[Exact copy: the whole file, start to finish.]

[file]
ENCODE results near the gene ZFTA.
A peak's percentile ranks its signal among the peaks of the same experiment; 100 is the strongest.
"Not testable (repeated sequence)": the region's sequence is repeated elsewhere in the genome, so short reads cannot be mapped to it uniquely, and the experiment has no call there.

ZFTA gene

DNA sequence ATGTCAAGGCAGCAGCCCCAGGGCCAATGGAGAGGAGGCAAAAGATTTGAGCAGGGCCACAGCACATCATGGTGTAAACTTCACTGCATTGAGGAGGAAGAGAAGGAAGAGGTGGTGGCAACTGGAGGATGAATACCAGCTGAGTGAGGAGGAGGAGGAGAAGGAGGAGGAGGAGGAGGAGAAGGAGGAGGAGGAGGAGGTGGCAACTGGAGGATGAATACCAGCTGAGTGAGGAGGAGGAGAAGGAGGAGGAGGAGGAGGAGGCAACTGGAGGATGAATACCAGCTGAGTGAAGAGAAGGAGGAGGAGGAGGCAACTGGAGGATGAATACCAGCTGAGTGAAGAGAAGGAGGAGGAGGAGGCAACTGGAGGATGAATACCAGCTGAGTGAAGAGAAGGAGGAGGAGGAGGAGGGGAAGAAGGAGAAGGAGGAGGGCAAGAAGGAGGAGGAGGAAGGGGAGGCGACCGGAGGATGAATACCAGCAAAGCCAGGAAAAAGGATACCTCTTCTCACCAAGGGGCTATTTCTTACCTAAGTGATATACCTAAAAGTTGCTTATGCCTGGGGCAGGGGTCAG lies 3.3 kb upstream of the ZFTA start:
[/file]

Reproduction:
ENCODE results near the gene ZFTA.
A peak's percentile ranks its signal among the peaks of the same experiment; 100 is the strongest.
"Not testable (repeated sequence)": the region's sequence is repeated elsewhere in the genome, so short reads cannot be mapped to it uniquely, and the experiment has no call there.

ZFTA gene

DNA sequence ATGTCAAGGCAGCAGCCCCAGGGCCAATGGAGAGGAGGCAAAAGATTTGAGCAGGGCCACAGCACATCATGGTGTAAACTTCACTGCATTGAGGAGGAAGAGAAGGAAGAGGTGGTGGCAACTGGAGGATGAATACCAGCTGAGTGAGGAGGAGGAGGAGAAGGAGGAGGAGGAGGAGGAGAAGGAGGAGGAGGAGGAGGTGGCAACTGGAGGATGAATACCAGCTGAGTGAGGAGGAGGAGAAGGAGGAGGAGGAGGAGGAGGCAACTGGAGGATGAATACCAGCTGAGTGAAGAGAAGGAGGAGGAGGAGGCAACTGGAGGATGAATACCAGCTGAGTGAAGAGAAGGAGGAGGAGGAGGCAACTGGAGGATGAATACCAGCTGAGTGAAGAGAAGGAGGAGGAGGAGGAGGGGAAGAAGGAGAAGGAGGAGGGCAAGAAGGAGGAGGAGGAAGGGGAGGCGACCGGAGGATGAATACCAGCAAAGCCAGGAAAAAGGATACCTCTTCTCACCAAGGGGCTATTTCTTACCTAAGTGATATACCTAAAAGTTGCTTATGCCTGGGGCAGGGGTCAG lies 3.3 kb upstream of the ZFTA start: